Twenty years later: a single-centre, repeat retrospective analysis of equine perioperative mortality and investigation of recovery quality



      To determine the mortality rates associated with equine anaesthesia for elective and emergency (colic and non-colic) cases in one equine, university teaching hospital and to investigate the effect of several horse- and anaesthetic-related variables on anaesthetic recovery quality.

      Study design

      Retrospective data analysis.

      Animals or animal population

      In total, 1416 horses undergoing anaesthesia between May 2010 and December 2013.


      Patient information and details of the anaesthetic, recovery period and immediate complications were extracted from an archiving database. Statistical evaluation of factors affecting mortality included chi-squared tests and binary logistic regression. Factors affecting recovery quality were investigated using univariable and multivariable ordinal logistic regression. Statistical significance was set at p < 0.05.


      Anaesthesia/recovery-related mortality was 1.1% for all cases, 0.9% for elective cases, 1.6% for colics and 0% for non-colic emergencies. Fractures and dislocations accounted for the majority (71.4%) of deaths. No intra-operative deaths occurred during the study period. Risk factors for mortality included increasing age and American Society of Anesthesiologist's (ASA) status but these and other factors were confounded by ‘colic’. Non-fatal complications in the immediate recovery period included postanaesthetic myopathy/neuropathy and postanaesthetic respiratory obstruction. Recovery quality was associated with body mass (p = 0.016), ASA status 3 and 4 (p = 0.020 and 0.002, respectively), duration of anaesthesia (p < 0.001) and out-of-hours anaesthesia (p = 0.013). Although recovery quality was also influenced by age and breed-type, these factors were removed from the final model as age was highly associated with both ASA status (p < 0.001) and colic surgery (p < 0.001), and breed-type was a determinant of body mass.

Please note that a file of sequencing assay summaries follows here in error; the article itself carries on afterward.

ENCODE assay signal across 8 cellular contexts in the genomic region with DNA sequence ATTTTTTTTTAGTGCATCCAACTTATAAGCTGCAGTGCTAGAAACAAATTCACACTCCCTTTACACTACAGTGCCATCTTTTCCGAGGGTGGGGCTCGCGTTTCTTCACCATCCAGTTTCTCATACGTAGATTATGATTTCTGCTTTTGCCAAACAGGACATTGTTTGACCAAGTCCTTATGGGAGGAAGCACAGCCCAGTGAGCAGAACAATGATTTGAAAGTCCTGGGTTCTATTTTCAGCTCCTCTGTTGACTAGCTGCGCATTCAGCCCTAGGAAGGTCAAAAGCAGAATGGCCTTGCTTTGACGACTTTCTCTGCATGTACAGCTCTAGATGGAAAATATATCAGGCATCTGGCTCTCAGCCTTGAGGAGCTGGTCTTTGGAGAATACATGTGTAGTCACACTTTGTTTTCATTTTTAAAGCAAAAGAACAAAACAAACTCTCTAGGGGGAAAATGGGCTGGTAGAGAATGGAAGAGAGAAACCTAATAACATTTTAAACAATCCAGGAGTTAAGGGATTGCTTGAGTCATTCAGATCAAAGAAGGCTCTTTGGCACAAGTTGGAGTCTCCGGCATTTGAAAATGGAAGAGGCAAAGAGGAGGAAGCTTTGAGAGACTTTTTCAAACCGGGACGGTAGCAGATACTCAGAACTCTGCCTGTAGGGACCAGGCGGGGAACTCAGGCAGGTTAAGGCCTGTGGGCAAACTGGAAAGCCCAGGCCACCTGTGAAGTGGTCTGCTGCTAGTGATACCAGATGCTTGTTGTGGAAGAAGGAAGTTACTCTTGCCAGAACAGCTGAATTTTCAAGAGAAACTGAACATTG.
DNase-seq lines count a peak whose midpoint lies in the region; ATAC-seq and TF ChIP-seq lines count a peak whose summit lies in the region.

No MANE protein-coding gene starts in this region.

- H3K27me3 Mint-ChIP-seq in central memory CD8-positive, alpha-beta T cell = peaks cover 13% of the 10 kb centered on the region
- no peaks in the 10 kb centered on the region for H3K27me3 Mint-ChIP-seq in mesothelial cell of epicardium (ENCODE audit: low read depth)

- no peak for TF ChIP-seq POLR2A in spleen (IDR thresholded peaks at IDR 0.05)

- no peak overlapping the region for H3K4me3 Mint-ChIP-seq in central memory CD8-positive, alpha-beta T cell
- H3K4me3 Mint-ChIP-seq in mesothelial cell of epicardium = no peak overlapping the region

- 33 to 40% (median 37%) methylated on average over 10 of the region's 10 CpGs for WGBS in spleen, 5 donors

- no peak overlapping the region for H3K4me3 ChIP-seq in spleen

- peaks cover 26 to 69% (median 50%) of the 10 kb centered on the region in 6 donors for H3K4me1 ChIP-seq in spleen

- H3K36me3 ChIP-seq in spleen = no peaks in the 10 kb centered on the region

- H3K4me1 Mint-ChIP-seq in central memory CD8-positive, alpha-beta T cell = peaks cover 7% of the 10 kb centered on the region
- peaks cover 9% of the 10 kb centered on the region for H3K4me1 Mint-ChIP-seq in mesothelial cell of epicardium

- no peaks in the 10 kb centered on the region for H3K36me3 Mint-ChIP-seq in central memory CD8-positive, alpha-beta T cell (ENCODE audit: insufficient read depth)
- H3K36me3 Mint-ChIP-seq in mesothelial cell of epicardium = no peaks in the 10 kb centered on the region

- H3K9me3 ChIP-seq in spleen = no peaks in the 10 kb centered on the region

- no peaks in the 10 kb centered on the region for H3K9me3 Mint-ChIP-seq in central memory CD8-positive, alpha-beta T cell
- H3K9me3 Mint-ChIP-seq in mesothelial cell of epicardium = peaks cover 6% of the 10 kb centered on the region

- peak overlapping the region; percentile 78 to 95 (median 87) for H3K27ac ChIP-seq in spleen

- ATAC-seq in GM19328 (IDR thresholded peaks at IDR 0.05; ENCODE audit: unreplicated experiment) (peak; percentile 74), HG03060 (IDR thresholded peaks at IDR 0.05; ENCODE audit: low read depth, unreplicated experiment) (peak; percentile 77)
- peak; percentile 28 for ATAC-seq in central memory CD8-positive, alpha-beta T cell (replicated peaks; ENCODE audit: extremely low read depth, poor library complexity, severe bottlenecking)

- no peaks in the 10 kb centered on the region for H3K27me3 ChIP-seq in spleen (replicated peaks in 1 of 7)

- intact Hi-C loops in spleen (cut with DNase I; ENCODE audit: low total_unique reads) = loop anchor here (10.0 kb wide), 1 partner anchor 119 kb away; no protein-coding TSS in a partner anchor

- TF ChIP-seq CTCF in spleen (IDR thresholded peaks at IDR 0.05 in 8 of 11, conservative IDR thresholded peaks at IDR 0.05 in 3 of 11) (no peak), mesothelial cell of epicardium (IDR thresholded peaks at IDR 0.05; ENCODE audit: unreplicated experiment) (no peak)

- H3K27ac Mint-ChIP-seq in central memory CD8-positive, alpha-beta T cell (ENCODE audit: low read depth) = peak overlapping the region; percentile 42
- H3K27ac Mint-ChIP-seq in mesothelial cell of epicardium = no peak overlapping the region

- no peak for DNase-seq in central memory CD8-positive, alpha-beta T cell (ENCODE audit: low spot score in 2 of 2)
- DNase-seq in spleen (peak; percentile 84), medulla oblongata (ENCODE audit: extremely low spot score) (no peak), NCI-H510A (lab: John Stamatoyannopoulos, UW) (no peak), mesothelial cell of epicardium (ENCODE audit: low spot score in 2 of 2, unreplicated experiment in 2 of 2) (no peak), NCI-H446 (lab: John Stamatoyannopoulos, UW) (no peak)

Conclusion and clinical relevance

      Anaesthetic/recovery-associated mortality was comparable to previously reported figures except intra-operative deaths were not reported. Fractures remained responsible for the largest proportion of recovery-associated deaths. Improvements to the recovery process that can reduce fracture occurrence are still required.


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